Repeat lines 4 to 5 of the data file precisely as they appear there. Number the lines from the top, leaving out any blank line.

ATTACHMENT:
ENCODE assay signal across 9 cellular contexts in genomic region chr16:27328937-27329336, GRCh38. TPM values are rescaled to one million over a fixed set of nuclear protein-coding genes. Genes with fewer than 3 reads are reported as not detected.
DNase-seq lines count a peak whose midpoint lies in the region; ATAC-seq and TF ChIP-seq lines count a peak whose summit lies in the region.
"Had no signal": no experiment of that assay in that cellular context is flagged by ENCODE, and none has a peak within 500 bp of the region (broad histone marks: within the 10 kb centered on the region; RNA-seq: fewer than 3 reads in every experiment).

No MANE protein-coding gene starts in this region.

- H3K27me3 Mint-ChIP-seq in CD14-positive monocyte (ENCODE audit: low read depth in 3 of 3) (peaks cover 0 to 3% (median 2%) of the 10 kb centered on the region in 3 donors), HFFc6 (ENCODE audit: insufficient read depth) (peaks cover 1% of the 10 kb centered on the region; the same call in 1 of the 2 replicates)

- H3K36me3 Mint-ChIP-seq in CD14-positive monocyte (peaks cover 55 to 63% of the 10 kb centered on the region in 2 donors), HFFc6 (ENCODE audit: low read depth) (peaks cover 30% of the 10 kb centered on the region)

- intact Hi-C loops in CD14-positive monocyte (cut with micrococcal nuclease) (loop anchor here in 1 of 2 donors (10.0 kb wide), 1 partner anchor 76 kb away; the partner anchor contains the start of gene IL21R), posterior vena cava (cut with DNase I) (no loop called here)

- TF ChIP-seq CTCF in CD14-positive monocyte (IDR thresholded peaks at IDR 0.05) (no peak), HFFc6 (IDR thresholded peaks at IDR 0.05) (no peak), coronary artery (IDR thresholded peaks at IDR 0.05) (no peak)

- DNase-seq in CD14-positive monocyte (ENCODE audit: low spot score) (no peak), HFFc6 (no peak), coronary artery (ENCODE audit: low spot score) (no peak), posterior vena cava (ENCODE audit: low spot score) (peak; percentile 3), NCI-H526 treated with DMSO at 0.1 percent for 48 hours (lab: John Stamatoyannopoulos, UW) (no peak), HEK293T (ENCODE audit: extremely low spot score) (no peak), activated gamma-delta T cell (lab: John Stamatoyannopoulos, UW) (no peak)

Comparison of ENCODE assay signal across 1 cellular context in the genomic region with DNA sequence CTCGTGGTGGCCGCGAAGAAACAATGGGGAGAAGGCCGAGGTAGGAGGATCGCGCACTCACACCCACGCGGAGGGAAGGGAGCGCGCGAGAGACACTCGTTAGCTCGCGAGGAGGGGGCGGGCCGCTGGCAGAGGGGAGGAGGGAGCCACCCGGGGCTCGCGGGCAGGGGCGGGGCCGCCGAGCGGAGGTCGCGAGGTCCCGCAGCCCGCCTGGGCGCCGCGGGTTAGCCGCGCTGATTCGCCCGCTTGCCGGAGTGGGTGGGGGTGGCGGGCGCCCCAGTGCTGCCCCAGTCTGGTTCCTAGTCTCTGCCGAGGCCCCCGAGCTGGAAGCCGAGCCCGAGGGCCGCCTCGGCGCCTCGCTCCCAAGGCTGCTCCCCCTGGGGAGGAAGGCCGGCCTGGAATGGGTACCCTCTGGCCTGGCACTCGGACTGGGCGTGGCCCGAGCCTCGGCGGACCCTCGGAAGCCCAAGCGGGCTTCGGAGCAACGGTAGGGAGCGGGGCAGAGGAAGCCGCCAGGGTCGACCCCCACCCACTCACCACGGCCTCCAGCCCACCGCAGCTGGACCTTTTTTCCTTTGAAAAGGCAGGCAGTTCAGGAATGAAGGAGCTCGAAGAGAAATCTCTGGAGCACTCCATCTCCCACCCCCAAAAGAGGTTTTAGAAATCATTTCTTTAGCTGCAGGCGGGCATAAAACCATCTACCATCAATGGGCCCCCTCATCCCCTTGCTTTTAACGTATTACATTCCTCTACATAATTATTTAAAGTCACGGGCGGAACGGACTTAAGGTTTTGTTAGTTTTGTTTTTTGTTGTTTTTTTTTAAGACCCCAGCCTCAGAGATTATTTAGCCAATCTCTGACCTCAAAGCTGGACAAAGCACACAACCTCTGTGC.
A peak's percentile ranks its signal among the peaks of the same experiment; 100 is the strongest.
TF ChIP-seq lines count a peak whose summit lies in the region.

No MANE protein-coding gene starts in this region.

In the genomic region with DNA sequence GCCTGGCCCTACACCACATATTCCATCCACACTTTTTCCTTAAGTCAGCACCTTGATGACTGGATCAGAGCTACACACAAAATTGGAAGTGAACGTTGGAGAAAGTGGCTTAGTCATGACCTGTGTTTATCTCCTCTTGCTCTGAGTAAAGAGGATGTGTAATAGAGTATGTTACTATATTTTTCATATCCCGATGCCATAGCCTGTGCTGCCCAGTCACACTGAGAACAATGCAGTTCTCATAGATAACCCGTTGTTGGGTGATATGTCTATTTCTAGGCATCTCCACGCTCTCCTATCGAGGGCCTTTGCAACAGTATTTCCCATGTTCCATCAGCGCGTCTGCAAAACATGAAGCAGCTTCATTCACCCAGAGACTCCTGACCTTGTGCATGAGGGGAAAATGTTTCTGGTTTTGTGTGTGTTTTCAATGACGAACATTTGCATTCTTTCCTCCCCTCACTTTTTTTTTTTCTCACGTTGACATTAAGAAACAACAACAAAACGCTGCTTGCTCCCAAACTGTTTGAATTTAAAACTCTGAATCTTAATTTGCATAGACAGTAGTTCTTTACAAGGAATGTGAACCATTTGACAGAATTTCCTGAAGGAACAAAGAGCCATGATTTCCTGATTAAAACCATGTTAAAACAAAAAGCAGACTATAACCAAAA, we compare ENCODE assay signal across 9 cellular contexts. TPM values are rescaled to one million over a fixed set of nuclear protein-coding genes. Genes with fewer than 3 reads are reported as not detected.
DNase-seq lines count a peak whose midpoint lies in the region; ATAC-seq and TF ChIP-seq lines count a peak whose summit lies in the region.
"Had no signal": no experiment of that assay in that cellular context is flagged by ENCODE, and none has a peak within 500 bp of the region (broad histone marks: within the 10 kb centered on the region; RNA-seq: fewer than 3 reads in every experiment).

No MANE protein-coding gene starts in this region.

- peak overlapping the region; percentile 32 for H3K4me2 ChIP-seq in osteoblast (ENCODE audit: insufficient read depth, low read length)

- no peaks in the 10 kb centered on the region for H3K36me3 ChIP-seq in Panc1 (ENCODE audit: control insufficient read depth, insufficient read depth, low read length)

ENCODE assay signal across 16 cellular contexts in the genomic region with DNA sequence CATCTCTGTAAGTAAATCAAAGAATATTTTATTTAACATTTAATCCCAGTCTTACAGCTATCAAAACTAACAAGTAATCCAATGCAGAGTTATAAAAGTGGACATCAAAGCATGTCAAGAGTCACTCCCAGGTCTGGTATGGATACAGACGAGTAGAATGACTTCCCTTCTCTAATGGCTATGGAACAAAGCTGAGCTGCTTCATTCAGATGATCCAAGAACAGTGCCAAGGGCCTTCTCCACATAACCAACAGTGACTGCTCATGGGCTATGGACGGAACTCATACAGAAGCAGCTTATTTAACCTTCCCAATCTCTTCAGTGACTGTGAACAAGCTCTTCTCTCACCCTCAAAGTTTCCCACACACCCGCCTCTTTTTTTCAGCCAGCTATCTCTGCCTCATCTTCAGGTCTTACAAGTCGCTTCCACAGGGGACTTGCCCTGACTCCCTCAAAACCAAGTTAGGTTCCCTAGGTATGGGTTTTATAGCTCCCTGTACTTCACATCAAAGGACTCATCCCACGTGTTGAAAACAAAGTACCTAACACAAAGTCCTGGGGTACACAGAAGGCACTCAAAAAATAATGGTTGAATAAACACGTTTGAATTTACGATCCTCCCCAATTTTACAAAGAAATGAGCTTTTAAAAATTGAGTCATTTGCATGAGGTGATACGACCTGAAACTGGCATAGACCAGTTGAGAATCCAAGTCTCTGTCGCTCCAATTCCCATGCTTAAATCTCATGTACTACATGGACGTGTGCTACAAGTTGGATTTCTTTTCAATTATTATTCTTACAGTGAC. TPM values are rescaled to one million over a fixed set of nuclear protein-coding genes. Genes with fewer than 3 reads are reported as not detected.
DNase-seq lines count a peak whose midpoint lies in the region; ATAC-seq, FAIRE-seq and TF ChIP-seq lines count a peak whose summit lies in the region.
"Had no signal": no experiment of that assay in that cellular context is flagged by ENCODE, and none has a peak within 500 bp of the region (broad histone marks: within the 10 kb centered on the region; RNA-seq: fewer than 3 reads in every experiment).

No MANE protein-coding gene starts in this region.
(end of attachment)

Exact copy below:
No MANE protein-coding gene starts in this region.

- H3K27me3 Mint-ChIP-seq in CD14-positive monocyte (ENCODE audit: low read depth in 3 of 3) (peaks cover 0 to 3% (median 2%) of the 10 kb centered on the region in 3 donors), HFFc6 (ENCODE audit: insufficient read depth) (peaks cover 1% of the 10 kb centered on the region; the same call in 1 of the 2 replicates)